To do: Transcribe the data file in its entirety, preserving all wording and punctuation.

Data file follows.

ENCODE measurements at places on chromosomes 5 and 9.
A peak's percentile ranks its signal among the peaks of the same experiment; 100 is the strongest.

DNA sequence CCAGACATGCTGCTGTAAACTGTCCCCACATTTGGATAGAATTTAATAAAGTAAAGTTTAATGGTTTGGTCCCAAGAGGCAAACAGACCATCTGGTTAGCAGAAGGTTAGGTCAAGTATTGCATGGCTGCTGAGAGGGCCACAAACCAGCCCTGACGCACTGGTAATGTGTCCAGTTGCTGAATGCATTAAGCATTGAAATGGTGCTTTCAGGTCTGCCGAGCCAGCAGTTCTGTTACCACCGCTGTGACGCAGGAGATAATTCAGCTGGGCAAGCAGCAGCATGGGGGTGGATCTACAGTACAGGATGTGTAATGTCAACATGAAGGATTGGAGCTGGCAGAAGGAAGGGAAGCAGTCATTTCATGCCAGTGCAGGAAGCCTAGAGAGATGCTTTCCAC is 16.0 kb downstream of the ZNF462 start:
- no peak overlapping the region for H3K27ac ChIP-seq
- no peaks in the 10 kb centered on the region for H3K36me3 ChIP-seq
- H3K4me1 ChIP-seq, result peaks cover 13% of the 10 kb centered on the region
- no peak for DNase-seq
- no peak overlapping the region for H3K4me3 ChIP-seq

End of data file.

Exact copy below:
ENCODE measurements at places on chromosomes 5 and 9.
A peak's percentile ranks its signal among the peaks of the same experiment; 100 is the strongest.

DNA sequence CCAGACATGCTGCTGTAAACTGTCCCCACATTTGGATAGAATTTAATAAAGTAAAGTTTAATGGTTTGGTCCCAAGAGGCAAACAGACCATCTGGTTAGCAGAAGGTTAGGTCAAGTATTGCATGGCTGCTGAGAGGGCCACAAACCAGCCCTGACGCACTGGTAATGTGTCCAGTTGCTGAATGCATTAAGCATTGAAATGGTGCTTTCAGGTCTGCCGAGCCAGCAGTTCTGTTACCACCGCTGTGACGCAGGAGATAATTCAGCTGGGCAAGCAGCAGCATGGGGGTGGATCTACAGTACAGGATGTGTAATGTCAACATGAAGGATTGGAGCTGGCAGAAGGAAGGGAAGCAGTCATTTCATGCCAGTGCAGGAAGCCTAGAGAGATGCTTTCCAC is 16.0 kb downstream of the ZNF462 start:
- no peak overlapping the region for H3K27ac ChIP-seq
- no peaks in the 10 kb centered on the region for H3K36me3 ChIP-seq
- H3K4me1 ChIP-seq, result peaks cover 13% of the 10 kb centered on the region
- no peak for DNase-seq
- no peak overlapping the region for H3K4me3 ChIP-seq